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Sun, Jun 28, 2020

So That All May Be Made Well

Duration:15 mins 8 secs

“So That All May Be Made Well”

Sermon on Matthew 9:9-13, 18-29

                Three miracles of healing: a dead girl raised to life, a woman cured of an affliction that made her an outcast, sight restored to two blind men. Three events Matthew recounts to us in quick succession to let us know that Jesus Christ is the channel of God’s healing power.

            These are wonderful and wondrous stories, but sometimes I wish Matthew hadn’t reported the words of Jesus that went with them: “Your faith has made you well.” I say this only because I’ve seen these and similar words used in ways more harmful than helpful. We so easily get them turned around: Jesus commends a person’s faith, and it is taken as a formula for healing.

            In truth, these stories are as much about how Jesus responded to human need as they are about miraculous healing. Jesus has interrupted his teaching ministry to attend to the needs of the moment; not only that, he interrupts his attention to one needy person to attend to yet another. He’s like a busy doctor who has to circulate among the patients as they stack up in the examining rooms and reception area. As we see him today, he is on his way to take care of the daughter of a very important man, a leader of the synagogue, when he is petitioned by an anonymous woman in the crowd.

            If Jesus had ignored this woman, he would not have been criticized. From most people’s perspective, she is a nobody. To begin with, she is a woman; moreover, she is probably broke (two other Gospels tell us she has exhausted her funds in medical expenses); and perhaps worst of all, she is ritually unclean because of the nature of her illness. That makes her a social and religious outcast – people may have sympathy for her, but they won’t have anything to do with her. She has no power to command anyone’s attention and she knows that her predicament is beyond human help – and that is what makes her a perfect candidate for the healing Jesus brings. Jairus, on the other hand, an important, respected man, could get any doctor he wanted, but a doctor can no longer help his daughter – and that is what makes him a perfect candidate for Jesus’s attention.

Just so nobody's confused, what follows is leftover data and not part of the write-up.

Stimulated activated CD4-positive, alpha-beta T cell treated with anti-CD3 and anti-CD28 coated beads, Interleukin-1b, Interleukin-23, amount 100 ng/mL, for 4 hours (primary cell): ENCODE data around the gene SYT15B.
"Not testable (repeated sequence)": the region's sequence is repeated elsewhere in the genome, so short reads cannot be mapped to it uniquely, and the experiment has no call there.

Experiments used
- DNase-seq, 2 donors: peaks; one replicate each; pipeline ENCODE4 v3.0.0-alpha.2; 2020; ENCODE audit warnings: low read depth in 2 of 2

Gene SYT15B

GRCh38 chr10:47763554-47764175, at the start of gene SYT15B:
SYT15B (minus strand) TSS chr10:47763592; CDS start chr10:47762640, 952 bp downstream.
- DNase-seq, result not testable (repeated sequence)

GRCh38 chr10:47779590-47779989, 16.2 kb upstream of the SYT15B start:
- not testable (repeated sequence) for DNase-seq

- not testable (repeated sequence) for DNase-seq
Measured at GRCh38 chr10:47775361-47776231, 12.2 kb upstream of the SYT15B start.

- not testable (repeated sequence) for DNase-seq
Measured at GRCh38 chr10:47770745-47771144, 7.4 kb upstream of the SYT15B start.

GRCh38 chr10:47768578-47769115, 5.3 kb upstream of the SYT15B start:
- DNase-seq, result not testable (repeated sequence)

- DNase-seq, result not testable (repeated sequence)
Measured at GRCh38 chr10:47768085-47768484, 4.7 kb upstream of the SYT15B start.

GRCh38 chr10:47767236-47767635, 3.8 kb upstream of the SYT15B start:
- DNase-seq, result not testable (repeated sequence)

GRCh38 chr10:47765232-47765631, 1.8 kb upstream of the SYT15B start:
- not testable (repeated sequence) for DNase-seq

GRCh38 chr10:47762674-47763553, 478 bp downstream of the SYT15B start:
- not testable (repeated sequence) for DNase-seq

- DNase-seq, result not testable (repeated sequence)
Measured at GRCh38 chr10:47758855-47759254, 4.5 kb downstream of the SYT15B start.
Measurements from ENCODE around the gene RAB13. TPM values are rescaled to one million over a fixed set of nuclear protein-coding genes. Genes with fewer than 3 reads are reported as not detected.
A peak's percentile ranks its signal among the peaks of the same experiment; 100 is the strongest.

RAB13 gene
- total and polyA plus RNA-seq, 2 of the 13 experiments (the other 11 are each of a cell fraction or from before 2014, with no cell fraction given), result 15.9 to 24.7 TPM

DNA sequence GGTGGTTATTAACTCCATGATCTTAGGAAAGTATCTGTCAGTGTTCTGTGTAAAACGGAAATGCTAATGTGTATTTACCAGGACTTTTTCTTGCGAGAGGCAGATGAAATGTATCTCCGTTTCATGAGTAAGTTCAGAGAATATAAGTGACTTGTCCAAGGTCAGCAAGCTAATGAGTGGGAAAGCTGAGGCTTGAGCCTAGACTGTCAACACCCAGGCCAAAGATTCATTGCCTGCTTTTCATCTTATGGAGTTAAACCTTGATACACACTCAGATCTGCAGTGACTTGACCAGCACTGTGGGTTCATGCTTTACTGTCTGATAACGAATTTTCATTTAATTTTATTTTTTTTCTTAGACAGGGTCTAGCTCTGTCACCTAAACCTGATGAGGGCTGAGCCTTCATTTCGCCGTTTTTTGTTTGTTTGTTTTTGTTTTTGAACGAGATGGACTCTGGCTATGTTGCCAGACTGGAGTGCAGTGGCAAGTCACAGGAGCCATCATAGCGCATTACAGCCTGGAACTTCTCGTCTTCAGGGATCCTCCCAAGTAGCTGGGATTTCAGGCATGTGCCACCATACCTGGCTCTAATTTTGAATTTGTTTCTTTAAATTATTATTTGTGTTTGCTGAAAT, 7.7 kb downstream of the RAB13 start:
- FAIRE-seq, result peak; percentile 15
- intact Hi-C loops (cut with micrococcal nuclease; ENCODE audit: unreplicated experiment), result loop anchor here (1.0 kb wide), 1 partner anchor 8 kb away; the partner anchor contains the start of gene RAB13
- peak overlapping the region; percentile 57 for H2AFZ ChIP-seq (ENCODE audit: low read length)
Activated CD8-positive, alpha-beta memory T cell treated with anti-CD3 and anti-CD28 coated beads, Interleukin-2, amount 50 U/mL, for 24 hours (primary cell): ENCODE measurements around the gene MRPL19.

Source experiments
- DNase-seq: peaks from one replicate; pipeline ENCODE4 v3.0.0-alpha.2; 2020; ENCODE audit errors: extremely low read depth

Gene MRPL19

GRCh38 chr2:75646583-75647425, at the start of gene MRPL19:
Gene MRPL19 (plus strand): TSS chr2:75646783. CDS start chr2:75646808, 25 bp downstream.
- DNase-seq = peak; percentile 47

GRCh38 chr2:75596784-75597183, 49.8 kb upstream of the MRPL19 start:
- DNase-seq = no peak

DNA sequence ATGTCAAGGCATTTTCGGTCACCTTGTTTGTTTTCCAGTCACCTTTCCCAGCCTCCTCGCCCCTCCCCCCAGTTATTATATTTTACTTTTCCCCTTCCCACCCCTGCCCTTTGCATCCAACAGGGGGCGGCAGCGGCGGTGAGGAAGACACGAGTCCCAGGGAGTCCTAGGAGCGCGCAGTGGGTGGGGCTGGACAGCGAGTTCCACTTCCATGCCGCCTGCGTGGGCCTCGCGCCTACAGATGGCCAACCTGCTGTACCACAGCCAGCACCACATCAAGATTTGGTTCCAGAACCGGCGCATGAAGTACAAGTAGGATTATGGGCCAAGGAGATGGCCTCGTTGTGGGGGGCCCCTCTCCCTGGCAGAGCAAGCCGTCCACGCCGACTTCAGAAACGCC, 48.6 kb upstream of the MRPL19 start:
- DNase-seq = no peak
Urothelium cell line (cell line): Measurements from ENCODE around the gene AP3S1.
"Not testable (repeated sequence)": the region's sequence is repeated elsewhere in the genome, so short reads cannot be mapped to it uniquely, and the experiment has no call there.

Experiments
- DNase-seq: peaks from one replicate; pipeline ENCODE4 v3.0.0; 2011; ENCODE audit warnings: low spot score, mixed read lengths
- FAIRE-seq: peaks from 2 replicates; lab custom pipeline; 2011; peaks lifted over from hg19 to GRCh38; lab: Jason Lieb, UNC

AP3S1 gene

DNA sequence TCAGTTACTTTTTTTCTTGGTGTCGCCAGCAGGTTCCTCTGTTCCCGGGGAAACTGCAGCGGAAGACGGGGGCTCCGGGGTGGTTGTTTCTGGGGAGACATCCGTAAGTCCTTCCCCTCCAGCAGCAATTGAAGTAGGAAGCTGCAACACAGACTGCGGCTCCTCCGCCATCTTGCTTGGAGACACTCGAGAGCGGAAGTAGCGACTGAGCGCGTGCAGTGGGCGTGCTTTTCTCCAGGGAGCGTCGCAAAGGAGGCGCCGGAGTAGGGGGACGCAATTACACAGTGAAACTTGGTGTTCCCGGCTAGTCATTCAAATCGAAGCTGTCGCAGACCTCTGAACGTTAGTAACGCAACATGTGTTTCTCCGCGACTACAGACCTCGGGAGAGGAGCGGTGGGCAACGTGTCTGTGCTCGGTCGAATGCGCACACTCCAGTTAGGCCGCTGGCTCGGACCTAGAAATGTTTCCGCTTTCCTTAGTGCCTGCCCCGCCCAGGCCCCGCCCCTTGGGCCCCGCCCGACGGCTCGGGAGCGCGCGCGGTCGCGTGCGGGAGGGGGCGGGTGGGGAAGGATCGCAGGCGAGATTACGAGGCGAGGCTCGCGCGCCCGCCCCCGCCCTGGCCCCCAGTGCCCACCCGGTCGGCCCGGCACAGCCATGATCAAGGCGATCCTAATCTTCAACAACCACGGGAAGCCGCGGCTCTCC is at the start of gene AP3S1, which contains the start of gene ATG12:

On one level, these stories are about faith: the woman’s faith that if she could touch Jesus’s clothes, come into contact with him, she could be healed; the synagogue leader’s faith that Jesus could do something for his daughter; and the blind men’s faith that he could restore their sight. Jesus pronounces his judgment on the faithless by kicking out the professional mourners outside Jairus’s house, who took time out from their weeping and wailing to laugh at him. But the stories are less about the faith of human beings than about God’s desire to heal. God’s intention for humanity is health and wholeness.

            When the Bible talks about healing, it is in many dimensions: physical, social, emotional, and spiritual. When distressed, afflicted people came to Jesus he addressed their bodily needs first. If they were sick, he healed them. If they were hungry, he fed them. If they were dead, he raised them. All of these actions also had social and spiritual dimensions. The people Jesus healed were restored to their rightful place in society, no longer ostracized and cut off from human company.  They were assured of the forgiveness of their sins. They were given hope and a sense of purpose. Healing and renewal started with bodies, but didn’t end with them. People were changed forever by their encounter with Jesus. In our Gospel passage today, the hemorrhaging woman knows Jesus can “make [her] well” and Jairus asks him to “make [his] daughter well”; but the Greek word that has been translated that way, “make well,” is sozo,  which means “save.” “Save me,” the woman says. “Save my child,” Jairus says.